AB - Background and objective: The Southeast Asia (SEA) haze is an annual problem and at its worst could produce respirable particles of concentrations up to 500 μg/m3 which is five times the level considered as ‘unhealthy’. However, there are limited reports examining the direct clinical impact of the annual haze. This study examines the effects of the SEA haze on respiratory admissions. Methods: Data from all respiratory admissions in Universiti Kebangsaan Malaysia Medical Centre (UKMMC) from 1st January 2014 to 31st December 2015 were collected retrospectively from chart and electronic database. A total of 16 weeks of haze period had been formally dated by the Department of Environment using the definition of weather phenomenon leading to atmospheric visibility of less than 10 km. Multivariable regression analyses were performed to estimate rate ratios and 95% CI. Results: There were 1968 subjects admitted for respiratory admissions in UKMMC during the study period. Incidence rates per week were significantly different between the two groups with 27.6 ± 9.2 cases per week during the haze versus 15.7 ± 6.7 cases per week during the non-haze period (P < 0.01). A total of 4% versus 2% was admitted to the intensive care unit in the haze and the non-haze groups, respectively (P = 0.02). The mean ± SD lengths of stay was 12.1 ± 5.2 days; the haze group had a longer stay (18.2 ± 9.7 days) compared to the non-haze groups (9.7 ± 3.9) (P < 0.001). Conclusion: The annual SEA haze is associated with increased respiratory admissions.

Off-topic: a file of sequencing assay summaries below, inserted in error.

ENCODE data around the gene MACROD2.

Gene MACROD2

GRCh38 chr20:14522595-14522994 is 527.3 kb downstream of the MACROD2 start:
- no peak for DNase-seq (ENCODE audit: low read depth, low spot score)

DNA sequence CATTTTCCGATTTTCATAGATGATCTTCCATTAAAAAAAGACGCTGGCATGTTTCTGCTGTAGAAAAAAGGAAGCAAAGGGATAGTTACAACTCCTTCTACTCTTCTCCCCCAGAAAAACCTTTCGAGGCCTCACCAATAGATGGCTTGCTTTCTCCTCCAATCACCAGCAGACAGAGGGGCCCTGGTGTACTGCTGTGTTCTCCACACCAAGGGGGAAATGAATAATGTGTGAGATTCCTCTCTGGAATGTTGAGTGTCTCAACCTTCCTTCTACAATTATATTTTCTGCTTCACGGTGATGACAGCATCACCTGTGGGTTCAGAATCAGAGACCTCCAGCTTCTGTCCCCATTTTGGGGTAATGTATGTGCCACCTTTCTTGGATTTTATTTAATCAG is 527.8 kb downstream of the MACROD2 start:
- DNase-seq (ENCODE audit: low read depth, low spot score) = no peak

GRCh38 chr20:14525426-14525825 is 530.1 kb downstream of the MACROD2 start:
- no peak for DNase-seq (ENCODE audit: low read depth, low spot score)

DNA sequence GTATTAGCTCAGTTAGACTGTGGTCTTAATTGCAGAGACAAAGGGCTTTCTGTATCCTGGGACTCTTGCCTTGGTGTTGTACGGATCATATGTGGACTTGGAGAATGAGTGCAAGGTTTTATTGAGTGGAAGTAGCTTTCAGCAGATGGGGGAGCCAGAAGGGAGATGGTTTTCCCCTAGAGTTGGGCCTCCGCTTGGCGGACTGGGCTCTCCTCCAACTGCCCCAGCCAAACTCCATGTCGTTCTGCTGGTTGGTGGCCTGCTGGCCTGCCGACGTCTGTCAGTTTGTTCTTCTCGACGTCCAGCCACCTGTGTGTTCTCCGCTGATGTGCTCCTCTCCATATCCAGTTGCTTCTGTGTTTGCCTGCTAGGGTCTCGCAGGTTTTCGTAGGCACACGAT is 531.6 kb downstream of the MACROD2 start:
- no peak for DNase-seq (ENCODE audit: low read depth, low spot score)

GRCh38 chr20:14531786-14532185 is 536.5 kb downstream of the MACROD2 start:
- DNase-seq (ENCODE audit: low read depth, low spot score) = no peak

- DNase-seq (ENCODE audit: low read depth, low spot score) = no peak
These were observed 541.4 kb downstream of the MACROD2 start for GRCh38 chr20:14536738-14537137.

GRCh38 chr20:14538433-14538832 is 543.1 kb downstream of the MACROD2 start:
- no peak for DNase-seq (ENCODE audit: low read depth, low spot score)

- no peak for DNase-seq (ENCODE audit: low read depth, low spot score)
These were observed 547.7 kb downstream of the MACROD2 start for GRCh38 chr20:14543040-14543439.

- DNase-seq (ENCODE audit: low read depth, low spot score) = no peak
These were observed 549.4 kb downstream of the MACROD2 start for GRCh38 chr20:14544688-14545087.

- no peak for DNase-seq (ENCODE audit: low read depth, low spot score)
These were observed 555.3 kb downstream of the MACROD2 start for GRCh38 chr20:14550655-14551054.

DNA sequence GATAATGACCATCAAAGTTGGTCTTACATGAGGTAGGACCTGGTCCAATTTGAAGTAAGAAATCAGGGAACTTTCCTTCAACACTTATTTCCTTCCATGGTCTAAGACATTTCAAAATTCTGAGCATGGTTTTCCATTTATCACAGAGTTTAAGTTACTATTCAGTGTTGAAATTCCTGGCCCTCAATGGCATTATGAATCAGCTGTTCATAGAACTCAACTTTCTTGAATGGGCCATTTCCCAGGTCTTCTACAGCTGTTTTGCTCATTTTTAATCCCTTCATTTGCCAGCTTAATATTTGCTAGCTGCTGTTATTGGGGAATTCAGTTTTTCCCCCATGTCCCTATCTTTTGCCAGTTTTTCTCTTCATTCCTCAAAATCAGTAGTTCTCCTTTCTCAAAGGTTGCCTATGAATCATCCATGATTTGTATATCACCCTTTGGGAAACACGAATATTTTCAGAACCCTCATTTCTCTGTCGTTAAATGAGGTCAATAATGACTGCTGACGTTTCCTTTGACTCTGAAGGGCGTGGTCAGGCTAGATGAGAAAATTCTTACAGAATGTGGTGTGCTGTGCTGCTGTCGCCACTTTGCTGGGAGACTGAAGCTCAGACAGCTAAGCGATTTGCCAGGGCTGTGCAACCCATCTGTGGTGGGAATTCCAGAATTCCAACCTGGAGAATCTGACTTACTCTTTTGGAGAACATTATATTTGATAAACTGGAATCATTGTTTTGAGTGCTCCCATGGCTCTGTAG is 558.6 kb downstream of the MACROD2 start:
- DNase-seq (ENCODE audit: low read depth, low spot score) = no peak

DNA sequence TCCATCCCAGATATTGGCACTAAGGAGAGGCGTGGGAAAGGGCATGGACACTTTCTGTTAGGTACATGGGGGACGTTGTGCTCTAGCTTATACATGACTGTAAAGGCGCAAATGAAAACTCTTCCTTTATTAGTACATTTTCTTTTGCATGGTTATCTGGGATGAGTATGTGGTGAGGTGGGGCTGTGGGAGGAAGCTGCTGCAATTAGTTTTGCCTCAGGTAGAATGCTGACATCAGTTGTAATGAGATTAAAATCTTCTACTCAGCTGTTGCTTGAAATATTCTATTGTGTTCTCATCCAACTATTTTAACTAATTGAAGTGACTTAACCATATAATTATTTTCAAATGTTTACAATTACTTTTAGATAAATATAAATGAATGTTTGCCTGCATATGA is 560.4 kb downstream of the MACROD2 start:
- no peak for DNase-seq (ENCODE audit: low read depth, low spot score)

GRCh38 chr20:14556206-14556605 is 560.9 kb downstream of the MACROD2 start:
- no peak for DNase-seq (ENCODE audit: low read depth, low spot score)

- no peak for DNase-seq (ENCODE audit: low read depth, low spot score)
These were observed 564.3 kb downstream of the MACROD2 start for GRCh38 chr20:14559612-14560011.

KW - air pollution

KW - haze, respiratory admissions, Southeast Asia

UR - http://www.scopus.com/inward/record.url?scp=85053557487&partnerID=8YFLogxK

UR - http://www.scopus.com/inward/citedby.url?scp=85053557487&partnerID=8YFLogxK

U2 - 10.1111/resp.13325

DO - 10.1111/resp.13325

M3 - Article

C2 - 29923364

AN - SCOPUS:85053557487

VL - 23

SP - 914

EP - 920

JO - Respirology

JF - Respirology

SN - 1323-7799

IS - 10

ER -